A portion of a hanging glacier that broke off at a national park in the Patagonia region of Chile was caught on camera by tourists visiting the park. The occurrence was triggered by higher temperatures and rainfall, both of which weakened the ice walls.
In a video that was captured in Queulat National Park, which is located more than 1,200 kilometers south of Santiago, Chile’s capital, on September 12, a glacier that was perched on top of a mountain that was approximately 200 meters high rumbled and broke off.
According to Raul Cordero, a climate scientist at the University of Santiago, detachments between different ice masses are a natural occurrence; nevertheless, he pointed out that the frequency of these events is concerning.
“Because this kind of event is driven by heat waves or by intense liquid precipitation events,” Cordero explained, “And both of these things are also happening more and more frequently over the world, not only in Chile.”
Before the collapse, that region of Patagonia saw a heat wave with temperatures that were described as “quite abnormal,” as stated by Cordero.
Cordero continued by saying that they also documented an “atmospheric river,” which was characterized by relatively warm air that was saturated with moisture. This “river,” when it comes into contact with the topography of the Andes and the Patagonian region, causes the formation of huge clouds and the release of precipitation.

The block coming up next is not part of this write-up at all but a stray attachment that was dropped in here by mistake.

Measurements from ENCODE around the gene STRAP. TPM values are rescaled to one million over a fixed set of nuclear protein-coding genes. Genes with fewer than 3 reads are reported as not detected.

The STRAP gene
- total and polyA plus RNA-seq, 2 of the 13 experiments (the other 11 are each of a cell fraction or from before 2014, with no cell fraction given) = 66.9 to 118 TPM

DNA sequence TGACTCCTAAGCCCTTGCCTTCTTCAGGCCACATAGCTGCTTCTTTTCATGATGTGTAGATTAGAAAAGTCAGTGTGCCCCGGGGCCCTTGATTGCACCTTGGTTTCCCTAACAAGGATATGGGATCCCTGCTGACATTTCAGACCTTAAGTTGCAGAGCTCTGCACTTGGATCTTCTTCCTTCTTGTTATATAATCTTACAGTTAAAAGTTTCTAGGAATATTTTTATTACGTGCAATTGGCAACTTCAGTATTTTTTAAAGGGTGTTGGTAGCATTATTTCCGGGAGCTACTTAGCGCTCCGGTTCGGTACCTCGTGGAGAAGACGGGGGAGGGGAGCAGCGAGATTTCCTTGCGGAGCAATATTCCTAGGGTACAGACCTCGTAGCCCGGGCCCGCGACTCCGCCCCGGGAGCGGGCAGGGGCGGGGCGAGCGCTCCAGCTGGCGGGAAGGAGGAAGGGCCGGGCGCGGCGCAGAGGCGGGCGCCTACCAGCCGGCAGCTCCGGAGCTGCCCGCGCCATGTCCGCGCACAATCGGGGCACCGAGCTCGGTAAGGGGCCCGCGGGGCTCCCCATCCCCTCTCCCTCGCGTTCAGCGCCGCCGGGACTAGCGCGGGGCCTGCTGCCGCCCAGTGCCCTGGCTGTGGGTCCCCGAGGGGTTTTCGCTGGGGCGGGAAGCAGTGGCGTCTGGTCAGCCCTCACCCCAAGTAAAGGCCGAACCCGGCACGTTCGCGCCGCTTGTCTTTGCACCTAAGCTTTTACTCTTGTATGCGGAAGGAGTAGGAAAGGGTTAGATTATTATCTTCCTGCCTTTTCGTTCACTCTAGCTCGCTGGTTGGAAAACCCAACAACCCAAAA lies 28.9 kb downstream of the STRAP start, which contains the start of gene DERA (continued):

Cordero stated that one of the effects of global warming is that it is destabilizing several glaciers, in particular some unstable glacier walls. “That is the case of what happened in the last few days in Patagonia in a similar way to what happened a couple of months ago in both the Himalayas and the Alps,” he said. “That is the case of what happened in the last few days in Patagonia in a similar way to what happened in both the Himalayas and the Alp.”
The United Nations Climate Science Panel stated earlier this year that governments and industries should drastically reduce emissions of fossil fuels in order to contain warming and limit the impacts of climate change. Scientists say that sharp spikes in warming are linked to human-caused climate change and greenhouse gas emissions.